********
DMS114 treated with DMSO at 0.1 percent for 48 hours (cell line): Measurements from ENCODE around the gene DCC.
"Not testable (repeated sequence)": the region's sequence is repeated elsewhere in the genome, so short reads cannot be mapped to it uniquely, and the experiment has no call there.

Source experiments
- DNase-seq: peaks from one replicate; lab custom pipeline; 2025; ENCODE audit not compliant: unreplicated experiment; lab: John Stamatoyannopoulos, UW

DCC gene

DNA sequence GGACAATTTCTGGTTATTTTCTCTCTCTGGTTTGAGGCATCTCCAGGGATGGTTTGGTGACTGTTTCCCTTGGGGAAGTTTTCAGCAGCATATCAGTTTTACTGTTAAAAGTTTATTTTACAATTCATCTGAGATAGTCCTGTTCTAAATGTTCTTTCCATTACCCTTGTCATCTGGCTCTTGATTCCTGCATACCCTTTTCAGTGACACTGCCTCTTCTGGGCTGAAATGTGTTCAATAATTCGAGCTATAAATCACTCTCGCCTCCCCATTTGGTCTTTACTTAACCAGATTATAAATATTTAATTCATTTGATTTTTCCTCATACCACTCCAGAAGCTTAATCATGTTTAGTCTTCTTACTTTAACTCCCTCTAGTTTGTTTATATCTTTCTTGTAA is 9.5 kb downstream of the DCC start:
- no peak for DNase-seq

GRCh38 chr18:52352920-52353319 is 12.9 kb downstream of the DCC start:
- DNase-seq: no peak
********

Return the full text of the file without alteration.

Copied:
DMS114 treated with DMSO at 0.1 percent for 48 hours (cell line): Measurements from ENCODE around the gene DCC.
"Not testable (repeated sequence)": the region's sequence is repeated elsewhere in the genome, so short reads cannot be mapped to it uniquely, and the experiment has no call there.

Source experiments
- DNase-seq: peaks from one replicate; lab custom pipeline; 2025; ENCODE audit not compliant: unreplicated experiment; lab: John Stamatoyannopoulos, UW

DCC gene

DNA sequence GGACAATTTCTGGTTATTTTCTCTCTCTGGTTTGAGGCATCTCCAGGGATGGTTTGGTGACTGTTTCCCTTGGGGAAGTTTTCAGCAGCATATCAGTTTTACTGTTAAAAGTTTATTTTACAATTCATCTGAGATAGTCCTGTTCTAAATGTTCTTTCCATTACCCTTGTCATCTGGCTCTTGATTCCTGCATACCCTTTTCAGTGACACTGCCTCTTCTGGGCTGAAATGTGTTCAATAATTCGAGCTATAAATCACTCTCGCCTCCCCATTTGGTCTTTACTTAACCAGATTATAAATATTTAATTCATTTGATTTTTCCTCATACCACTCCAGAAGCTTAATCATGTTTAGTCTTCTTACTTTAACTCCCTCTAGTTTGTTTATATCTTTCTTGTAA is 9.5 kb downstream of the DCC start:
- no peak for DNase-seq

GRCh38 chr18:52352920-52353319 is 12.9 kb downstream of the DCC start:
- DNase-seq: no peak